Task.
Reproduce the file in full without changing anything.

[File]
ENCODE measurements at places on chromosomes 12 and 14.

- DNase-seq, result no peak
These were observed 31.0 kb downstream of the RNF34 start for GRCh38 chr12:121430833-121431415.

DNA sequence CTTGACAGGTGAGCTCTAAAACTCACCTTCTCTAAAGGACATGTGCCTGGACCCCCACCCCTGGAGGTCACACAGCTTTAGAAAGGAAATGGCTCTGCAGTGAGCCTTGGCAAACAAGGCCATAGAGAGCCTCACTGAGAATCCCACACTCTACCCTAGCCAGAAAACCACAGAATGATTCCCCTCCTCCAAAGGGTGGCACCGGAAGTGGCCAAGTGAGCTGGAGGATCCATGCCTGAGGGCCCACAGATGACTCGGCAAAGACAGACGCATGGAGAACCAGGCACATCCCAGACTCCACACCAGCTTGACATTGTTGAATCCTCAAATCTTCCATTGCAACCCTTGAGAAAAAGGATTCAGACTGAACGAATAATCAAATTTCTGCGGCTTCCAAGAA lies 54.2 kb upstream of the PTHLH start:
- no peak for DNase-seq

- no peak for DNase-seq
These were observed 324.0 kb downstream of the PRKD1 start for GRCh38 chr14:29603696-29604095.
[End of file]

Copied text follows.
ENCODE measurements at places on chromosomes 12 and 14.

- DNase-seq, result no peak
These were observed 31.0 kb downstream of the RNF34 start for GRCh38 chr12:121430833-121431415.

DNA sequence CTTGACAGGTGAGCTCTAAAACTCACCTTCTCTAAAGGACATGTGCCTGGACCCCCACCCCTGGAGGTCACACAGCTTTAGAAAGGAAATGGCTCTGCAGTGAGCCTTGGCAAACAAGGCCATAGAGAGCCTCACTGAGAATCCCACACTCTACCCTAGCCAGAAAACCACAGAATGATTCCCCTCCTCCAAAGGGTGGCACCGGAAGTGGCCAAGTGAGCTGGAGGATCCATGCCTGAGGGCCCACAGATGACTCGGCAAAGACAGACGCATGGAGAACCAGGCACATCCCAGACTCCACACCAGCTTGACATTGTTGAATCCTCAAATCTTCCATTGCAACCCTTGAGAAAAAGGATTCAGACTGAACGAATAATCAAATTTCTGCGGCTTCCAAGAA lies 54.2 kb upstream of the PTHLH start:
- no peak for DNase-seq

- no peak for DNase-seq
These were observed 324.0 kb downstream of the PRKD1 start for GRCh38 chr14:29603696-29604095.